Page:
It’s time to for us to love those same parts of ourselves back into liberation, too … because I know I’m not the only one who was raised to be a Nice Girl … the girl who keeps a polite smile on her face and swallows her words: That girl isn’t around here much anymore.
It’s time for our men to feel allowed to experience and express rapture under their skin, streaming hot tears, and expansive, explosive, heart-warming tenderness and Love.
It’s time to lick the salt off our tongues, arrive with full-bodied, overflowing heart-presence, and be whoever the hell we were created to be.
Stop rolling eyes.
Stop with the: tone it down; no crying; pull-it-together nonsense.
Stop telling your child to be quiet when they’re laughing so hard, they pee their pants.
Laugh WITH them.
Pee your own goddamned pants.
And let’s remember, remember, remember that we have this particular life only once.
Shall we fill it with a sense of belonging?
Shall we embrace it with Love?
Shall we adore the hell out of every quirk we see in one another — and ourselves?
Especially in these precious children?
(Even if your son wants a Barbie and your daughter wants to wrestle.)
Shall we try?
…I do NOT want to feel this line from Neruda:
“Because through nights like this I one I held her in my arms
my soul is not satisfied that it has lost her.”
I’m not willing to lose my daughter to the so-called dulled-out ‘normalcy’ of life.
…It takes too long to get the spirit back.
And that’s not OK.
We all belong.
(And in case you didn’t catch it: You, too, are magnificent — just the way you TRULY are.)
Dearest You,It’s been awhile since we’ve talked. Really talked.
I wish we could sit in that café where we shared a loveseat; I rested my head upon your wide shoulders and you slowly inhaled the scent of my hair, kissing the top of my head.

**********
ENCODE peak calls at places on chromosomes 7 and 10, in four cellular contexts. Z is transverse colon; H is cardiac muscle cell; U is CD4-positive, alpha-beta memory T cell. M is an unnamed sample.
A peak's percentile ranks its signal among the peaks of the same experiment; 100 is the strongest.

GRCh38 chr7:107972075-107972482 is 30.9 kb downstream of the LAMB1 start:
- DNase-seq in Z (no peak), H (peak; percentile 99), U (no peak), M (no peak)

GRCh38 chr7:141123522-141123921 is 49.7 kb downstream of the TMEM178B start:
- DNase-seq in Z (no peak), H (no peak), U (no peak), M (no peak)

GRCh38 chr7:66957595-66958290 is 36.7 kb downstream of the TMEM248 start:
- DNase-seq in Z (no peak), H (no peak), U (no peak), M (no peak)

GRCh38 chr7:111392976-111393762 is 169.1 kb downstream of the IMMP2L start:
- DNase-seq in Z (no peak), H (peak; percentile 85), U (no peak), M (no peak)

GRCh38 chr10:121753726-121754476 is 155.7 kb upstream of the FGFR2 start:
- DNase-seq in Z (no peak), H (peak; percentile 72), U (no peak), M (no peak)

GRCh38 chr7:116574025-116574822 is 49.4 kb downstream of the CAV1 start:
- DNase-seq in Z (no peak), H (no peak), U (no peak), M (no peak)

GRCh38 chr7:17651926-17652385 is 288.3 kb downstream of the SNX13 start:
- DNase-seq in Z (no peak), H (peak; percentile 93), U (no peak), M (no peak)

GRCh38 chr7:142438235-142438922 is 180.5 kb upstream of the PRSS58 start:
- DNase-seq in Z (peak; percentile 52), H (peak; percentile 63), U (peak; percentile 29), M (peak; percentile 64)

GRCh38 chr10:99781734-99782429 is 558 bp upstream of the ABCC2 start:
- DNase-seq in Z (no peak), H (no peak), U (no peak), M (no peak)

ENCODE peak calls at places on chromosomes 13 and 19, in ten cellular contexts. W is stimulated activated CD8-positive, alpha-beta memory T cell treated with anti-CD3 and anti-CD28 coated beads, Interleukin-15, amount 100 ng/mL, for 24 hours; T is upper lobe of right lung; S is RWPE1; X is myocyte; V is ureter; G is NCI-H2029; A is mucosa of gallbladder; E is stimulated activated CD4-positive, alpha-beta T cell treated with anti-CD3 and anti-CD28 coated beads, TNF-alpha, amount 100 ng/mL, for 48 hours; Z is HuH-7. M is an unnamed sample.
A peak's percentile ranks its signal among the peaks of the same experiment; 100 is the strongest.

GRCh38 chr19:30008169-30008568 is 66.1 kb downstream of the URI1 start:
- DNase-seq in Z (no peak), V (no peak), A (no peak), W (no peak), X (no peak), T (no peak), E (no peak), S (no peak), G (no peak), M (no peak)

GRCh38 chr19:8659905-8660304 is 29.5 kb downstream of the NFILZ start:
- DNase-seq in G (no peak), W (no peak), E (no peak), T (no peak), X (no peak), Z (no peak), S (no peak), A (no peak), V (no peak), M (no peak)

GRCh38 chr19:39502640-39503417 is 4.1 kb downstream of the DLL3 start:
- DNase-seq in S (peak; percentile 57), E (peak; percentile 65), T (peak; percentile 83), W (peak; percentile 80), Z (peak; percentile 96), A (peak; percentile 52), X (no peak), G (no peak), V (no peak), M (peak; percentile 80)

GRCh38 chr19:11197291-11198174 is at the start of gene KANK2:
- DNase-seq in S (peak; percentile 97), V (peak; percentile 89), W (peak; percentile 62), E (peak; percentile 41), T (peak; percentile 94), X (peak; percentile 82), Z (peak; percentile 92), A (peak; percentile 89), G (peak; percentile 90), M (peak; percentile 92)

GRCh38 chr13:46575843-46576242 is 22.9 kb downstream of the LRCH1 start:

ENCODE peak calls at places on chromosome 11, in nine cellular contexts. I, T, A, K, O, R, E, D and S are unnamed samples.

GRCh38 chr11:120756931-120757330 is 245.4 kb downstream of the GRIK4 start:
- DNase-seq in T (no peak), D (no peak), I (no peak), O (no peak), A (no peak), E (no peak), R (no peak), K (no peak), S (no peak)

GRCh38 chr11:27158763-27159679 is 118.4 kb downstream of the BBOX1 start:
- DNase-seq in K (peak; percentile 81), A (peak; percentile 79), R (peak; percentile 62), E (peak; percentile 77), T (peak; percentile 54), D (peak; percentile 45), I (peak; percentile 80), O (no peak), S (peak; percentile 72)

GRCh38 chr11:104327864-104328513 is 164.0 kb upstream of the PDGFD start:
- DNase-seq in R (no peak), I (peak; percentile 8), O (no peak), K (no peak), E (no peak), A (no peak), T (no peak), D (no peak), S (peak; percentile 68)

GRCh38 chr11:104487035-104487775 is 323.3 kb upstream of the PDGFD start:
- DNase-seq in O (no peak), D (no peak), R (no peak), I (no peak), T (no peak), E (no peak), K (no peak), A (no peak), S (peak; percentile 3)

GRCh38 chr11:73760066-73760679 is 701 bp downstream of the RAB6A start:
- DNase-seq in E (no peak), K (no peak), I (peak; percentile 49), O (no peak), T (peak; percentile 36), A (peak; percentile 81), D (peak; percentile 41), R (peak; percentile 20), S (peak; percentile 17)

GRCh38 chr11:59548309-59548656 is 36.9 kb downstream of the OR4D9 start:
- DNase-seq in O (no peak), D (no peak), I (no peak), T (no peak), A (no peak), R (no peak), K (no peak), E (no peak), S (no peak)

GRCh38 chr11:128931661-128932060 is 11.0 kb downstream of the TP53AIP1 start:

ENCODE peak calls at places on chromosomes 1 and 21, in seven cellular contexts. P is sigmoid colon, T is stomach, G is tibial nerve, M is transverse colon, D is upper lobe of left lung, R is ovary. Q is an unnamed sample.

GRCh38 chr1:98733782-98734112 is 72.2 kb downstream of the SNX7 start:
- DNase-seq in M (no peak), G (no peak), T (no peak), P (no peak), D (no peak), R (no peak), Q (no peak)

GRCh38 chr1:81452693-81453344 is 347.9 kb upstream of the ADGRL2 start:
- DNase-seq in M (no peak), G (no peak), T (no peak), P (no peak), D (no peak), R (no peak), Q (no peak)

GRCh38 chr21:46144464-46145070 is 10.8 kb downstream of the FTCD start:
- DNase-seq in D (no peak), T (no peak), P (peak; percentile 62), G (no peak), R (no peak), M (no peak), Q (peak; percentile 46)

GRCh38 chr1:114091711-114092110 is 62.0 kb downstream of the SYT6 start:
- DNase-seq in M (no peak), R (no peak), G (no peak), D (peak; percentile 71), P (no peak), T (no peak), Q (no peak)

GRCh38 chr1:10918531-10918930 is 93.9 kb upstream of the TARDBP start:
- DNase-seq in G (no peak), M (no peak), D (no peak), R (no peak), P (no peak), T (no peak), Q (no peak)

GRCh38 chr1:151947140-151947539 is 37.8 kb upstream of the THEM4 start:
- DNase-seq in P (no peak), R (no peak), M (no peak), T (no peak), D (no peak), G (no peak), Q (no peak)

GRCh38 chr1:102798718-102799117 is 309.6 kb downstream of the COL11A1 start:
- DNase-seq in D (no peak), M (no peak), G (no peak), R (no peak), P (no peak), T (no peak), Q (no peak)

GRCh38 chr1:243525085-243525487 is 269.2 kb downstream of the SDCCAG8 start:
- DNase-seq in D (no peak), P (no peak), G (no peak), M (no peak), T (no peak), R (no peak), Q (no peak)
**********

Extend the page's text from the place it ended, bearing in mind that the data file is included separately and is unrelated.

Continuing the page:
Or we could meet in my car where I’d feel your strong hands wrapped in mine, your lips pressed against them.
If we were in your bed, I’d savor one last time the weight of your thick legs curled around mine, nose buried in my neck, chills cascading down my back.
Mostly, I wish we were on my sofa – where you said you loved me – so we could breathe in this moment of truth.
I’d look into your unsteady eyes, hoping you’d see my heart.
But you are in another state.
On a business trip.
Picking out furniture with your new girlfriend.
Planting seeds to harvest with other women.
In a bar at 2 a.m., asking to come over.
You know I write to process, to navigate the unknown and become clear.
It’s how I face myself.
It’s how I face the truth.
It’s how I’m facing you.
My words are all I have to give you.
It seems only fair to let you know that the stories I’ve written in my life are changing.
Stepping back, I see the similarities.
In each of you, I see the intricate ways you intersect in my heart with common themes of inconsistency, unavailability, and dishonesty all woven together with patches of vibrant beauty and moments of tender sincerity. None of it black and white.
It’s an artful, literary display of lessons spread across faces, across years.
Each of you etched upon my skin a powerful, repetitive myth.
One I am done with.
My whole being aches for a new story.
It is time to feel the steady pulse of my worth.
I am ready to consciously dream new patterns into creation.
I will weave words of golden flowers along my spine.
I will spin all your patchwork lessons into a delicate crown and place it upon my head.
In this story, I choose nothing less than love.
In this story, I choose me.
If you’re brave, come sit with me.
Feel my warm palms against your cheeks.
Hear me say that I love your wild, red flamed spirit; your blue throated wisdom; your radiant sun of a soul. This is how I saw you: the real you, your true essence.
Now, too, I see the tempered version of this you choose to be … and the dulled version I chose to be with you.
Feel my hands slowly leave your face.
Be well. Be happy. I wish for you all that you need.
…It’s time for me to go.
I have a new story to write.
In a month, the reign of my marriage will take its final bow. All will be legally dissolved, despite having been divorced
in every other way for well over two years.
I’ve written a lot about it.
And you’d think that any emotions or wounds connected to ending a 12+ year relationship would’ve been mended by now.
But divorce makes you see patterns in your life, the interweaving of similar choices made in slightly different ways, in somewhat different relationships; but pretty much the same story. Just a new version each time.
I’ve been given the opportunity in this process to come face-to-face with the roles I’ve repeatedly played over the years: the effusive caregiver; the lenient, understanding lover; the tolerant, forgiving wife; the “nice girl”; the empathetic friend.
There’s nothing wrong with these … except when used to avoid painful emotions, a violation of some sort … a sting to your heart.
Since childhood, these roles have been my golden shield, protecting me, ricocheting the penetration of betrayal, manipulation, judgment, and not feeling entirely loved, accepted, or cared for.